Signals still unclear on charter trains

BOSSES at Transport Scotland have said charter trains will be able to run on the Edinburgh to Tweedbank rail line, writes Bob Burgess.

And they have also given assurances there are no cost-cutting plans to reduce the size of the passing loops on the line.

Fears had been expressed by route supporters – the Campaign for Borders Rail – that the loops might be shortened, leading to longer journey times.

The group’s chairman Lorne Anton wrote to Transport Minister Keith Brown and told him: “Longer train journey times will reduce patronage and deter a modal shift by motorists from car to train. The campaign is seriously concerned that the rail project will not be allowed to realise its full economic, social and environmental potential.”

A spokesman for Transport Scotland told TheSouthern: “These claims are inaccurate. Bringing benefits for local communities and businesses in Midlothian and the Borders remains the key consideration in our work with Network Rail towards delivery of this project.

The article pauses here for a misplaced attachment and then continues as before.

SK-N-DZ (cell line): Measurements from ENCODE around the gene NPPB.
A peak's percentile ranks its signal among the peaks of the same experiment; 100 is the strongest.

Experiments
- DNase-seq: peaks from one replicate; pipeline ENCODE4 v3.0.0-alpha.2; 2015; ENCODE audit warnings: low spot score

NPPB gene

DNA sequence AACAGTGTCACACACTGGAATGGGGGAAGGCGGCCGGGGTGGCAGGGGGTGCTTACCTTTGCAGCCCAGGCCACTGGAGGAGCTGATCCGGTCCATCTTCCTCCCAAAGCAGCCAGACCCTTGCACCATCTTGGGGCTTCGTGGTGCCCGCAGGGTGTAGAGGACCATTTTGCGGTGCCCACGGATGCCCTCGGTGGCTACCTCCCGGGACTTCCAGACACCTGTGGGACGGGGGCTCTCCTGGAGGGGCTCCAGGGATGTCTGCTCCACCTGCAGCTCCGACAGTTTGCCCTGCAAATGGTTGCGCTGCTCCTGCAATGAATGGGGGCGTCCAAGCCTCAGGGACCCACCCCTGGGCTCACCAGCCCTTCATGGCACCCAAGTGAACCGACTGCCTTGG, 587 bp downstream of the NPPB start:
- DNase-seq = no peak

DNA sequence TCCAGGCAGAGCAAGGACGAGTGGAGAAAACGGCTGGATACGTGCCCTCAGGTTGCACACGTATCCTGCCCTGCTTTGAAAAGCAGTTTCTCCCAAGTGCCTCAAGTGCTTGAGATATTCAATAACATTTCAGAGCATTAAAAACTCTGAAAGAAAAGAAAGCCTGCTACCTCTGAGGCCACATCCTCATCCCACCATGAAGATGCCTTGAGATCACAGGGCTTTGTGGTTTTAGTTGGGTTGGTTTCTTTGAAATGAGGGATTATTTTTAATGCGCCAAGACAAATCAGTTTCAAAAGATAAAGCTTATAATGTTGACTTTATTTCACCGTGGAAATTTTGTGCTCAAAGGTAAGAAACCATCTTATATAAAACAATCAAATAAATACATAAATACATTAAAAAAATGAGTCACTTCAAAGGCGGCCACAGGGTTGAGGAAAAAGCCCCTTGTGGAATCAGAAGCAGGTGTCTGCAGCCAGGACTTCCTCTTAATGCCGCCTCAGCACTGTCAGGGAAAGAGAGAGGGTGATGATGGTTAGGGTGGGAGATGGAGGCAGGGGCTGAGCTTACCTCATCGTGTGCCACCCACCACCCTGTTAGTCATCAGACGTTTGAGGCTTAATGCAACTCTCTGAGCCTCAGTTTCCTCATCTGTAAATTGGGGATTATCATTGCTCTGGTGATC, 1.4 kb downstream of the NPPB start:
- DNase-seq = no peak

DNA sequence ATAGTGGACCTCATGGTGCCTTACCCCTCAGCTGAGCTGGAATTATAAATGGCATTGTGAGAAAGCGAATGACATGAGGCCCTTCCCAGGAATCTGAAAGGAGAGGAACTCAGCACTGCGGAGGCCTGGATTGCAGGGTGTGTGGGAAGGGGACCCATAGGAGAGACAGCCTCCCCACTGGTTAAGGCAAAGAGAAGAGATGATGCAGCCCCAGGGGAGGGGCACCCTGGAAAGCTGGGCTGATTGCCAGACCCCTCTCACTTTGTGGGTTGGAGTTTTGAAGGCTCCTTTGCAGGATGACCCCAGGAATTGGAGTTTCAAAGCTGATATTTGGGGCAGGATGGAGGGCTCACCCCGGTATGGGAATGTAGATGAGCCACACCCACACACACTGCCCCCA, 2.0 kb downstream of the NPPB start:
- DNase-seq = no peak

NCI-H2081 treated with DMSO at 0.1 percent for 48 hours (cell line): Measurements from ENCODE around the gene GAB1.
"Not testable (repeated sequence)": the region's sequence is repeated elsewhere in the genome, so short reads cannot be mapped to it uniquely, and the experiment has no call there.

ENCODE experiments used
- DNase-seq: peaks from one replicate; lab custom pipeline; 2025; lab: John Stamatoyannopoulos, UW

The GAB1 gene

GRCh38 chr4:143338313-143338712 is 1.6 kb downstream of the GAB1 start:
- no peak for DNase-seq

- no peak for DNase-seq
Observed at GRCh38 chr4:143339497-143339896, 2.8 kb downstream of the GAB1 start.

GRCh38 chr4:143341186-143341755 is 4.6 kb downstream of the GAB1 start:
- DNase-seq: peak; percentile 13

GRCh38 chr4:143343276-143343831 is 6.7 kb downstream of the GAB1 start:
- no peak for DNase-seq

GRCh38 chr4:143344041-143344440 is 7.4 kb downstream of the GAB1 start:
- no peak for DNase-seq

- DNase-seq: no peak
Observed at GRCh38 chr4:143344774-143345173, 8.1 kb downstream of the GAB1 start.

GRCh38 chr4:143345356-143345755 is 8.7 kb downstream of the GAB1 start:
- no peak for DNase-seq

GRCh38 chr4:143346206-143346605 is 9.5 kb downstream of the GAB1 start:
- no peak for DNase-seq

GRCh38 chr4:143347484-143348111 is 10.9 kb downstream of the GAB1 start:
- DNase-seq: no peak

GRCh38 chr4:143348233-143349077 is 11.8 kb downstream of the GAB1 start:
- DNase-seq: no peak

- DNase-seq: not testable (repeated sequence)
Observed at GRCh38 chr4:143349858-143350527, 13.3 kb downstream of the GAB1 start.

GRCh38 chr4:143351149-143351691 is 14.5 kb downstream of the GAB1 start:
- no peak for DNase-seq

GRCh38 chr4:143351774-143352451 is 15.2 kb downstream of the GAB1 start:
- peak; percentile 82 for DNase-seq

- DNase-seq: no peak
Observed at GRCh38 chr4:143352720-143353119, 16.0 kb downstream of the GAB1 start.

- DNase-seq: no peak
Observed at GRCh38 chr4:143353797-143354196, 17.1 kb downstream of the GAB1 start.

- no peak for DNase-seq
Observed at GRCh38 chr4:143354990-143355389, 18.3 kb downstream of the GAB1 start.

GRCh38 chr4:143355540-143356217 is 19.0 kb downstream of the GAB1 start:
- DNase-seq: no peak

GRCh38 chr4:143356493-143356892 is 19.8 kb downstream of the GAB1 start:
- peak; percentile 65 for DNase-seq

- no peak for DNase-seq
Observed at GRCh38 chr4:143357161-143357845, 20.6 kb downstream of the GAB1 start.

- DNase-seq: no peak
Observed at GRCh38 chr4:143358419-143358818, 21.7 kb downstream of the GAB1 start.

“As we progress the detailed design our focus continues to be on journey time efficiency.”

Mr Anton also told the minister they were worried that the terminus at Tweedbank would not be capable of handling full-length tourist charter trains – resulting in a loss of economic benefits to the Borders and Midlothian.

Transport Scotland told us: “Investigations undertaken during the Parliamentary process indicated that scheduled passenger services were the only viable option at that time. However, with the use of additional stewarding procedures, it would be possible to run charter trains to Tweedbank, without any additional costs or delay to the project.”

Bur Mr Anton told us he still believed there would be problems with charter trains and that extra stewarding was not seen by charter companies as the answer to their problems.